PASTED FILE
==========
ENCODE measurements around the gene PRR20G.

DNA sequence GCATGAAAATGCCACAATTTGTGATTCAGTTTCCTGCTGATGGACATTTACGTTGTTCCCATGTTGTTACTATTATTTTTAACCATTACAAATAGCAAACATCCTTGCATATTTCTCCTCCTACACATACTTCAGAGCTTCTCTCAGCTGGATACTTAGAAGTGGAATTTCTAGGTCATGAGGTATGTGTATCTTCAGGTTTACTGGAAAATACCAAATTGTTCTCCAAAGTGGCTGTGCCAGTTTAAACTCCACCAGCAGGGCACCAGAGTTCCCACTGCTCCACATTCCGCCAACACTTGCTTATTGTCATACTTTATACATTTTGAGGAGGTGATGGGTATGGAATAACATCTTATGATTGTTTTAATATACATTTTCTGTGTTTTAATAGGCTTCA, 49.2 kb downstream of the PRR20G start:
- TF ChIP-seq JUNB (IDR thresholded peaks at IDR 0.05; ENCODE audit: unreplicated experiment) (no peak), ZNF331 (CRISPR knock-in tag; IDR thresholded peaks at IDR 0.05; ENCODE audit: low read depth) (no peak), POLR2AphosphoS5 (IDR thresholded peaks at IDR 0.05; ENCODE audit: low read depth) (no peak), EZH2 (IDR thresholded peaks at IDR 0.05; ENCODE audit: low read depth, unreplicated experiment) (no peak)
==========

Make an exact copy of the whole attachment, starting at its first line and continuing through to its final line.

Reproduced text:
ENCODE measurements around the gene PRR20G.

DNA sequence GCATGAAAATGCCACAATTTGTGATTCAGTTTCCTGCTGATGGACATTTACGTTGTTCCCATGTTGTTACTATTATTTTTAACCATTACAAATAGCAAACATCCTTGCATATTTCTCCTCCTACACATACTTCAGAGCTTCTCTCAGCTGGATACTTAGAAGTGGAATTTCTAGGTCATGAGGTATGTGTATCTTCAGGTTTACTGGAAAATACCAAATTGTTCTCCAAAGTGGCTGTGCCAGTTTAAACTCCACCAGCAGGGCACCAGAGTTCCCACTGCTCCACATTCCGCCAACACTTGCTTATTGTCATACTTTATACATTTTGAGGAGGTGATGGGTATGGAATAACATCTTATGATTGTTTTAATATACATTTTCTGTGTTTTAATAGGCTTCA, 49.2 kb downstream of the PRR20G start:
- TF ChIP-seq JUNB (IDR thresholded peaks at IDR 0.05; ENCODE audit: unreplicated experiment) (no peak), ZNF331 (CRISPR knock-in tag; IDR thresholded peaks at IDR 0.05; ENCODE audit: low read depth) (no peak), POLR2AphosphoS5 (IDR thresholded peaks at IDR 0.05; ENCODE audit: low read depth) (no peak), EZH2 (IDR thresholded peaks at IDR 0.05; ENCODE audit: low read depth, unreplicated experiment) (no peak)